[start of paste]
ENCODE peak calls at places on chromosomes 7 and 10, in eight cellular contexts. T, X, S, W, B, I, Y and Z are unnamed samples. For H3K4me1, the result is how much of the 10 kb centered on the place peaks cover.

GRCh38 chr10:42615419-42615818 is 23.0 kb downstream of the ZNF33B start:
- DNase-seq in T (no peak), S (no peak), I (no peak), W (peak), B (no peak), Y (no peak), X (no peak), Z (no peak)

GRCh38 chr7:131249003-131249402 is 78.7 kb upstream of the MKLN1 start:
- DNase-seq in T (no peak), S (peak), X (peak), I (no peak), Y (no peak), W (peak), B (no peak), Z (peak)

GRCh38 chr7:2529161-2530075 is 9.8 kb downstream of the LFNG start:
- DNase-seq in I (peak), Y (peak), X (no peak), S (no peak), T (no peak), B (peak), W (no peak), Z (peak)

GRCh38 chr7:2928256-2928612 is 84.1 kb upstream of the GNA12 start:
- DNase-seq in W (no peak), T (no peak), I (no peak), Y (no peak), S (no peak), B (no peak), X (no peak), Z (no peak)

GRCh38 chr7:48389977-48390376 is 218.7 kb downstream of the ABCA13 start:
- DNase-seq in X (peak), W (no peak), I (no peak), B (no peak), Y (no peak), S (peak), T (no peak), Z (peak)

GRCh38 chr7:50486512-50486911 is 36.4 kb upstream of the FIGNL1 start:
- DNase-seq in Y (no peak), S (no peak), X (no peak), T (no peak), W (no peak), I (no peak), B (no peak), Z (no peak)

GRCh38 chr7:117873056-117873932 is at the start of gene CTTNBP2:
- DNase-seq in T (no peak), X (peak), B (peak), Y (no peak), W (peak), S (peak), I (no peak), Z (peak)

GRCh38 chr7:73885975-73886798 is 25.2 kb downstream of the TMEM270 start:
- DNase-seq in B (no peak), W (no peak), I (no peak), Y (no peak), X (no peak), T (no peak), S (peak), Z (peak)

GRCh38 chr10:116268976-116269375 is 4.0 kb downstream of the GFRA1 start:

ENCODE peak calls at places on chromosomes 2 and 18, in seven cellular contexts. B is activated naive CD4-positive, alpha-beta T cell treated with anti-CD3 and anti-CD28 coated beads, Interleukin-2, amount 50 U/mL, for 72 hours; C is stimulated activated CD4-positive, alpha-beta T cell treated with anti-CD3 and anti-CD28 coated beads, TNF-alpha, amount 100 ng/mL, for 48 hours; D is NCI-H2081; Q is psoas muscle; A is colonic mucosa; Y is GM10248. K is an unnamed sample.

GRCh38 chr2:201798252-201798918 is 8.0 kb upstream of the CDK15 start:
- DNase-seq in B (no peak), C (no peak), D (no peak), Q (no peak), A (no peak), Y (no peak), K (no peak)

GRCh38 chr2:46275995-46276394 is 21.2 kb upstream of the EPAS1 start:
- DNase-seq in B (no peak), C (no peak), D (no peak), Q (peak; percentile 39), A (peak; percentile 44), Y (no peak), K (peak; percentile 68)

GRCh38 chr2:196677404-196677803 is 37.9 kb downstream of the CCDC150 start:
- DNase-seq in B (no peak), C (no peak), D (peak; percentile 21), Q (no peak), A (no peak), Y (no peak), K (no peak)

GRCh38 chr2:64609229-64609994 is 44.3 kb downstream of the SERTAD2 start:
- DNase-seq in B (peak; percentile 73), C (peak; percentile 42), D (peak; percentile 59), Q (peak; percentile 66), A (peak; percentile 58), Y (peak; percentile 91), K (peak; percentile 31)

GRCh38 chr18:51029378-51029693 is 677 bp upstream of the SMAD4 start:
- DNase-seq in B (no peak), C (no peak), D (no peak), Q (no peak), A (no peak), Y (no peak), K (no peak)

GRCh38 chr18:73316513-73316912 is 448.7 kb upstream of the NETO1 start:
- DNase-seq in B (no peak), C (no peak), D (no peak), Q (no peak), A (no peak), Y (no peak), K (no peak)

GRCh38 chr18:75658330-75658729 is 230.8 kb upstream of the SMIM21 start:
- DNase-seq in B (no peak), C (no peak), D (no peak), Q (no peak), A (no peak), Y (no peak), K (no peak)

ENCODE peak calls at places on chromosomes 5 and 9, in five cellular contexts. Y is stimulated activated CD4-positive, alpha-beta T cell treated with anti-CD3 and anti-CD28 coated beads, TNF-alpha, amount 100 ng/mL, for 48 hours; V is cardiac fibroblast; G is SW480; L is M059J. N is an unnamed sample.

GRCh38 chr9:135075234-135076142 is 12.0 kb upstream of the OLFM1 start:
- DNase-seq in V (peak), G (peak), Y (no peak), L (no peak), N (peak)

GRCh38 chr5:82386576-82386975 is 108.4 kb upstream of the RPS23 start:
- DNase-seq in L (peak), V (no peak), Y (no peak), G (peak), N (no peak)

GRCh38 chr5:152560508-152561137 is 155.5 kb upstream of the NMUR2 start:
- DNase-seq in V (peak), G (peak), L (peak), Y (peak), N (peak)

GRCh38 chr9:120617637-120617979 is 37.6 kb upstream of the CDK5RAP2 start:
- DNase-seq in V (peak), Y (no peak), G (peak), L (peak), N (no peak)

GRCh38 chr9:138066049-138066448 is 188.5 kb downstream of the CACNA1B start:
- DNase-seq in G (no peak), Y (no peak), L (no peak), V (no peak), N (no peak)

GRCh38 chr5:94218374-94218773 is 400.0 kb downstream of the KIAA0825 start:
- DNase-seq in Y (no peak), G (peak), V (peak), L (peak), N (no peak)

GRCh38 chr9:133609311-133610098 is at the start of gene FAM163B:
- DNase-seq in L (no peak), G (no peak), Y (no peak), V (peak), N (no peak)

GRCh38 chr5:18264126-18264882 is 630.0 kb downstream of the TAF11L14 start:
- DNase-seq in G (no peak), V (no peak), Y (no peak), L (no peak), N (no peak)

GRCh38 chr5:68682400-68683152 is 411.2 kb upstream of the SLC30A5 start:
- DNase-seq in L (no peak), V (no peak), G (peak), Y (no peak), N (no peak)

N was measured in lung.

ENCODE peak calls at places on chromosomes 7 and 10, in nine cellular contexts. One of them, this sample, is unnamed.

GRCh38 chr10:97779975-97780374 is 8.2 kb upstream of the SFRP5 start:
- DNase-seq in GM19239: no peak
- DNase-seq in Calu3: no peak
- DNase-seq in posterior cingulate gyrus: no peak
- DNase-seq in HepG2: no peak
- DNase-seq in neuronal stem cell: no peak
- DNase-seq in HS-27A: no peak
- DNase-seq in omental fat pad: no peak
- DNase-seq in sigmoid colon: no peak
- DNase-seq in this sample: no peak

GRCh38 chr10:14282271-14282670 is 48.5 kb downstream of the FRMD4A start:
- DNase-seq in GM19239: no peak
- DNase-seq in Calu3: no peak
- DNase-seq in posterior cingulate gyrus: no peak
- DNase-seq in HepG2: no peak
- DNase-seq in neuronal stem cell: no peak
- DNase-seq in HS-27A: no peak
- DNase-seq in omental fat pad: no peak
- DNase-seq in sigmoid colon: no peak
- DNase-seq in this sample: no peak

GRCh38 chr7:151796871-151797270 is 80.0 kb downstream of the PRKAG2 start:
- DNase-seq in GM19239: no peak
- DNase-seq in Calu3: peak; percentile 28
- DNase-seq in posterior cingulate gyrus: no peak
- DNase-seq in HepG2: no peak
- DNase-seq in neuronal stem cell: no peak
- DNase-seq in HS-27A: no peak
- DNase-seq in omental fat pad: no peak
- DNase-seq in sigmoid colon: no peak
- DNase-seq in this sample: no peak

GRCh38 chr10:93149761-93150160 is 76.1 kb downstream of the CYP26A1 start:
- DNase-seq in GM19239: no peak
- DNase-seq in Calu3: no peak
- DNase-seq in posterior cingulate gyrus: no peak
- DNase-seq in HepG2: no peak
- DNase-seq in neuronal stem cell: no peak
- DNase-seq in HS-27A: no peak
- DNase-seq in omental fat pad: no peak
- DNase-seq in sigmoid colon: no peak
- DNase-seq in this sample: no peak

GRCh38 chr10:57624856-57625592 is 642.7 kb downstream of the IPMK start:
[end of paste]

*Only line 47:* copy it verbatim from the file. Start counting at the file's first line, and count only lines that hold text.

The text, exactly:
GRCh38 chr9:133609311-133610098 is at the start of gene FAM163B: